Luckily for me, I was one of the lucky recipients of this generous "Enterprise."  Ba dum tiss.  I'm assuming that I made the cut as a pity gift to make up for the beat-down his Evil Empire layed down on my Cubs a couple of weeks ago.

I've made it abundantly clear throughout the course of writing Wrigley Roster Jenga that my wife is a minor Star Trek nerd, so I wouldn't be surprised if the use of this particular stamp was a calculated move on A.J.'s part.  If so, nice touch!  If not, just take the credit anyway.

Enclosed within this Starfleet decorated PWE, was a hefty sampling of the Bunt Cubs.  The checklist is comprised of eleven Cubs - eight of the regularly starting position players are included, plus a few starting pitchers.  Seeing as the Cubbies are coming off of a World Series win, perhaps it should come as no surprise that this one team should take up so much of the limited checklist.  One thing is for sure, this Cubs fan isn't complaining!




Among the base cards, the two that you see above are my favorite.  That's because the background features the unmistakable, rich Wrigley ivy in the background and the home pinstripes of the Chicago National League ball club.  When these traits are combined with the team color-coded, blue borders, Hendricks and Zobrist have never looked better.

As I observed in my Bunt pack rip a few days back, the design is very slick and TV graphic-esque, which I'm sure looks quite sharp on the screen of an iPhone.  Also, these cards are thin with a ton of gloss, almost to the point that Topps Ice would have been a better name for the set.





 Thanks to A.J., I now have all three Bunt Cubs rotation dwellers in my possession.

Maybe I'm just juvenile, but I think it's kind of giggle-worthy that Jon Lester appears in a set titled "Bunt," when he has such issues with fielding them and throwing to first base.  I believe that is what one might call ironic.





Here we have a pair of the young position players which power Chicago's potent line-up, in the vocal team leader, Rizzo, and a guy who Joe Maddon remarked "plays like his hair is on fire" in WILLSON!!! Contreras.  No, the "Castaway" reference still hasn't gotten old or stale, at least to me.

The Contreras card gets some extra cool points, seeing as the World Series sleeve patch and helmet decal are clearly visible in the photograph.  The idea of the Cubs being in the WS, let alone winning it, is still quite novel to me and any card which provides evidence of this incredible feat is a notch above, in my humble opinion.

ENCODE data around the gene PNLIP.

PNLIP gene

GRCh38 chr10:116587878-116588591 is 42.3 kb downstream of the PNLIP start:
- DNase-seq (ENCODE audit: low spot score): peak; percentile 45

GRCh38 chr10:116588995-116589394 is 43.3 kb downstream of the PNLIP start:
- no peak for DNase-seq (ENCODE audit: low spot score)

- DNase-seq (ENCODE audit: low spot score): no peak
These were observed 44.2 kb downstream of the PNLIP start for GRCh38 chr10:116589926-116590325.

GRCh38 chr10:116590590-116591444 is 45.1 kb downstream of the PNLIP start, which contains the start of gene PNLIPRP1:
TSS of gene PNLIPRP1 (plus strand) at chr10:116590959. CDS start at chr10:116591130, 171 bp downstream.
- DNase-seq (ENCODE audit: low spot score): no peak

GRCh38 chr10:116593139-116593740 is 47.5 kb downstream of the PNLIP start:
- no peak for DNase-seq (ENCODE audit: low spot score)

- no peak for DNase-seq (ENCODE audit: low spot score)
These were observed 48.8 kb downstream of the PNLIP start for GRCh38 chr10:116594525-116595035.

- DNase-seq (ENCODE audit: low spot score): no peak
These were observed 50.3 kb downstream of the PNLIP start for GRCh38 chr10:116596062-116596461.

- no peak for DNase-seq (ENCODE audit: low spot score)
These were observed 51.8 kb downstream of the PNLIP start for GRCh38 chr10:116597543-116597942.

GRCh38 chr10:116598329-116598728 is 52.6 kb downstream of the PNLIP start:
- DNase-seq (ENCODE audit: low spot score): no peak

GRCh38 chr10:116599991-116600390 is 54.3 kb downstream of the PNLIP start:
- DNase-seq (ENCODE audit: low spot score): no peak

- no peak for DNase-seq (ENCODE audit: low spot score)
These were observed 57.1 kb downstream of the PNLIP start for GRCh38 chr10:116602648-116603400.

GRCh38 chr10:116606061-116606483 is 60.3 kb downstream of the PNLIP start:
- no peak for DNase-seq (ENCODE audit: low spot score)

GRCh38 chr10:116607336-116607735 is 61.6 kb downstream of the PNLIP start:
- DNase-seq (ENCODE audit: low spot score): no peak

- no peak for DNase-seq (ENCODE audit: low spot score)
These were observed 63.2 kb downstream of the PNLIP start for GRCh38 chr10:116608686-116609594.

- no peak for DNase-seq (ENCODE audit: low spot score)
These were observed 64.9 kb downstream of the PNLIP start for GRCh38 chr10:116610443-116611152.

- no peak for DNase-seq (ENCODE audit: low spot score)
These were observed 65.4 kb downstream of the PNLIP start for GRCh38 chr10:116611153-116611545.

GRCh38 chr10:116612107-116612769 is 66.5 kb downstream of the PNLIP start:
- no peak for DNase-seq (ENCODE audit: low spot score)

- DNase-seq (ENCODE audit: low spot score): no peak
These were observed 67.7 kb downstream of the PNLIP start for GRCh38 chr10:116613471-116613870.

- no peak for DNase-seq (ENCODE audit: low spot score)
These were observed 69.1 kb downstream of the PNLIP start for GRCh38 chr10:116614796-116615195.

Hey, Hey!  It's a pair of Jason Heywards - A.J. pulled both Jason's base card and it's blue parallel.

Parallels were quite rare in last year's edition of Bunt and much more subtle as well - all were serial numbered and featured just a splash of additional color.   This year, the blues fall at one per pack, so they are far easier to obtain and, I'd say, much more noticeable.  But, hey, you can never have too much blue on a Cubs card; as I mentioned in my 30-Day Challenge post, blue parallels of any sort are always my favorite parallels!





I wonder what Jon Lester's "perspective" on blue parallels is.  Non-existent, I'm sure.

In both the digital and physical realm, one of the main draws of Bunt is the fun, gimmicky inserts - it's the 90's all over again!  One of these sets is "Perspectives," which feature close-up, head-shots of baseball players who are deep in thought.  For instance, Jon Lester looks like he's contemplating just how he can effectively broker peace in the Middle East.  Either that, or he's wondering where the heck he is on the field... it's certainly not the mound.  Also, more bonus points for the World Series patch on the hat!

With that, we've reached the end of the Bunt portion of A.J.'s surprise PWE; however, that wasn't the last of the cards:




As an added bonus, The Lost Collector also tossed in this 2016 Topps Heritage single, featuring the now backup catcher for the Chicago Cubs, Miguel Montero.  Judging by the photograph used for this card, you'd think he wasn't too thrilled about the change.  With the emergence of Willson Contreras and Miggy's injury history, this transition had been anticipated for a while; nevertheless, Montero has adjusted to his new role well and without complaint, providing pop (3 homers) and a solid bat ( .315 avg) off of the bench.

With that, we've reached the end of "The Lost Collector's" Bunt-centric PWE.  All told, I ended up with seven of the eleven base cards, one parallel, and one insert - that's not a bad jump on the 2017 Bunt Cubs team set.  Seeing as the only pack of the product that I've opened so far included not a single Chicago base card, there's no doubt that A.J. really helped me out here. 

That's why the blogosphere is such an awesome place - one generous guy opens up a box of product and we all benefit.  Thanks, A.J.!  I'll be sure to gather up a nice assortment of Yankees to return the favor.



Thursday, May 18, 2017

Pierce the Big League Veil




The Theo Epstein Era of Chicago Cubs baseball has seen an unprecedented run of success when it comes to the development of top prospects.  The waves and waves of talent from the minor league ocean keep washing up the Major League shore, as constant and reliable as the tide.  Names like Bryant, Russell, Contreras, Baez, Almora, Schwarber and now Ian Happ have come up from the bushes and immediately contributed to the clubs Big League success, all without nary a prospective miss.  It's just not supposed to be that easy.